Social Creature (2018): Tara Isabella Burton


What lengths would you go to for the perfect lifestyle? For Louise Wilson, even a mediocre life would be an improvement. At the age of twenty-nine, she’s lost faith in her New York dreams: her goal of becoming a great writer has lost its lustre, crowded out by the humiliating necessity of three minimum-wage jobs; a grotty apartment in a far-flung, seedy part of the city; and the patronising solicitude of her parents, back in New Hampshire, who hope she’ll return and marry her belittling childhood sweetheart. And then she meets Lavinia. Sparkling, daring, hedonistic Lavinia, who goes to all the good parties and knows everyone; who catalogues her life in breathless detail on the internet and who gives Louise a glimpse of a world she never dreamed of entering. And, once in it, Louise realises that she’ll do pretty much anything to avoid having to leave.

Lavinia lives the kind of open, expansive life that you can only manage when you’re fabulously wealthy. She originally finds Louise when she’s looking for a SAT tutor to coach her little sister during the Christmas holidays; but, before long, Louise finds herself being tugged off to incredible parties, Met opera galas and expensive bars, tasting all the glitz of New York that she’s always dreamed of and never seen. There’s something addictive about Lavinia’s friendship – her wild charisma, and the satisfaction of knowing that everyone on Facebook can see you at her side, sharing her adventures – and that allure continues even as Louise begins to realise exactly how wearing Lavinia herself is to cope with. But Louise is desperate to prove herself a success – or at least, not to keep failing as dismally as she’s done so far – and living rent-free with her brand new BFF in a brownstone apartment in the best part of town certainly feels successful.

There’s just one problem. As we know, virtually from the start of the novel, Lavinia’s going to die soon; oh, in about six months. Burton keeps the tension singing as time begins to run out, as we wonder not so much who’ll do it, but how and when and why, and whether the consequences will come knocking. It’s a tantalising blend of The Talented Mr Ripley, the unsettling new social-media thriller Ingrid Goes West, and perhaps even a dash of Brideshead Revisited, if we think of the unequal relationship between a golden, brilliant, troubled young person and their more modest friend, who is reeled in by their dangerous allure. (I wondered if Lavinia’s sister had been named Cordelia in tribute to Waugh’s masterpiece.) And everything is spiced by the central role of social media. It’s ironic, isn’t it, that the technology we use to catalogue our lives and movements in more detail than ever before can also be used to add false trails, to obfuscate and mislead and – yes – even lie?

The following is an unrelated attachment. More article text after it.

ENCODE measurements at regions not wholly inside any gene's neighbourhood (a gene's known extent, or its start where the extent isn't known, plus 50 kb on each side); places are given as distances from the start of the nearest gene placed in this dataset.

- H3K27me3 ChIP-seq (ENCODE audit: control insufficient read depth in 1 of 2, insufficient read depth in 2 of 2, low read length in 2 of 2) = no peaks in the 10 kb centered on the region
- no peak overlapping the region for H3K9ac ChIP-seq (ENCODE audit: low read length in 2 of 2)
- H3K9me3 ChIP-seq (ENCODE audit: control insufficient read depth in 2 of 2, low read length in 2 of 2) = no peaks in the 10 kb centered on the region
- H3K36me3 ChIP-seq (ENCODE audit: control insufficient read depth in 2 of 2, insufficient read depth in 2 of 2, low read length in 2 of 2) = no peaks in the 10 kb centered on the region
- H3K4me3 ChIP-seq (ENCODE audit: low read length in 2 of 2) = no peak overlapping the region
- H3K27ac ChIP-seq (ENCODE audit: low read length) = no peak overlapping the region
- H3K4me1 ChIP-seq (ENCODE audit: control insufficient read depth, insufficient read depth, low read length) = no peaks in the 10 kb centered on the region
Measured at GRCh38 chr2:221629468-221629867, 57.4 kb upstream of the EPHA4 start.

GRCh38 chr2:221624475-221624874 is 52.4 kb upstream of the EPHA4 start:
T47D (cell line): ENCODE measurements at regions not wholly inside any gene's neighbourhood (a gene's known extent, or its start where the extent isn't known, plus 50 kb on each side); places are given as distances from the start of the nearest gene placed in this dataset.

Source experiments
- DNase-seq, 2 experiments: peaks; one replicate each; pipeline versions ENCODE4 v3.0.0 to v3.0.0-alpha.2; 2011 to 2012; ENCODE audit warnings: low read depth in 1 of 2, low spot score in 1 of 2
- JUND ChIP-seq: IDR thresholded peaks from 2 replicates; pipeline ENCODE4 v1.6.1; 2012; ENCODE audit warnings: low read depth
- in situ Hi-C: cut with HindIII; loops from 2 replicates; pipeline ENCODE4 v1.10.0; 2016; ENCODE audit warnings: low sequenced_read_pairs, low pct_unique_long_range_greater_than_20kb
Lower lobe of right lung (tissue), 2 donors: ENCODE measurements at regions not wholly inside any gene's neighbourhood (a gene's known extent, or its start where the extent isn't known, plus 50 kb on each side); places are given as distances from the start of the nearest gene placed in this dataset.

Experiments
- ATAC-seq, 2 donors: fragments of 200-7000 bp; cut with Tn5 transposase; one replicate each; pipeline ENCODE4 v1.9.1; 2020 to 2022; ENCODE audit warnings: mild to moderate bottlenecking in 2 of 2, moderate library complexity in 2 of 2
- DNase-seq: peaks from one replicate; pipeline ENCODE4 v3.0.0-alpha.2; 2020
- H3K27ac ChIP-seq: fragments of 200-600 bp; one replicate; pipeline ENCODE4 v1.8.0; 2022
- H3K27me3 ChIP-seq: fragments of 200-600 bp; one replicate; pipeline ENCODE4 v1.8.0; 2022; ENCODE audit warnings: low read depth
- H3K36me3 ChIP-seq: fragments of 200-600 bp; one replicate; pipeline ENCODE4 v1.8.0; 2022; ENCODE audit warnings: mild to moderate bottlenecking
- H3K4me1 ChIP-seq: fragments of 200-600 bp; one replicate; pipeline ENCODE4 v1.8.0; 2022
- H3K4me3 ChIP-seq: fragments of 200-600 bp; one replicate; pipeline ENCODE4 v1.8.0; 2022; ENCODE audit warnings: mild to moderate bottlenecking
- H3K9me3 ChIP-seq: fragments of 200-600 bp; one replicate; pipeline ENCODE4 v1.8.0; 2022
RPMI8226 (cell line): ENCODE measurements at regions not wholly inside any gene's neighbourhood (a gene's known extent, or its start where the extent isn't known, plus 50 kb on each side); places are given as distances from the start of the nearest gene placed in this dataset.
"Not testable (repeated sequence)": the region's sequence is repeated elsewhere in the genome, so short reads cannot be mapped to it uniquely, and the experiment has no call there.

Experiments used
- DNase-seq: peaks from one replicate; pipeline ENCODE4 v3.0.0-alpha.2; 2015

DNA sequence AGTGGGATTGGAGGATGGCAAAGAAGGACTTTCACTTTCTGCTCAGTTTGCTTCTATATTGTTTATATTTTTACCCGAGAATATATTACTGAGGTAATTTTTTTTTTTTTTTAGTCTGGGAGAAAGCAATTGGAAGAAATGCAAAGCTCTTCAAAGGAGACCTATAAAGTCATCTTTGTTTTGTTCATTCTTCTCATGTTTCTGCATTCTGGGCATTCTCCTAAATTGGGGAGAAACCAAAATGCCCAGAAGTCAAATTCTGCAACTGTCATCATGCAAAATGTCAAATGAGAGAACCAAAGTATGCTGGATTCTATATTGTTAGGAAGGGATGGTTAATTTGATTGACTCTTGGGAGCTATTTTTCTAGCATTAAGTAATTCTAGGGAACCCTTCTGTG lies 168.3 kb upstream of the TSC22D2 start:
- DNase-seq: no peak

This is Burton’s debut novel and, as such, it packs a hefty and confident punch. She’s an experienced journalist and writer of short fiction (much of it published in New York journals) and it’s tantalising to wonder exactly how much research she felt compelled to do into the fabulous hot-spots where her heroines hang out. Some people have all the fun… But she’s also an intellectual force to be reckoned with, having just finished a PhD in theology at Oxford as a Clarendon Scholar. Apparently her next book won’t be the expected follow-up thriller, but something totally different: a sociological investigation of the way religion has been replaced in the modern world, titled Strange Rites: Cults and Subcultures After the Death of God. One to watch, I think. It looks as though Burton isn’t going to be content with the usual career of a debut novelist… and all credit to her.

I’ll be keen to hear what other people think of Social Creature. It does perhaps stretch credibility a little too much at times, but no more so than something like Friend Request, another thriller which gives social media a starring role. It’s interesting to see how easily our online lives lend themselves to this kind of sobering story. Has anyone come across any other thrillers based around this increasingly dominant aspect of modern life?

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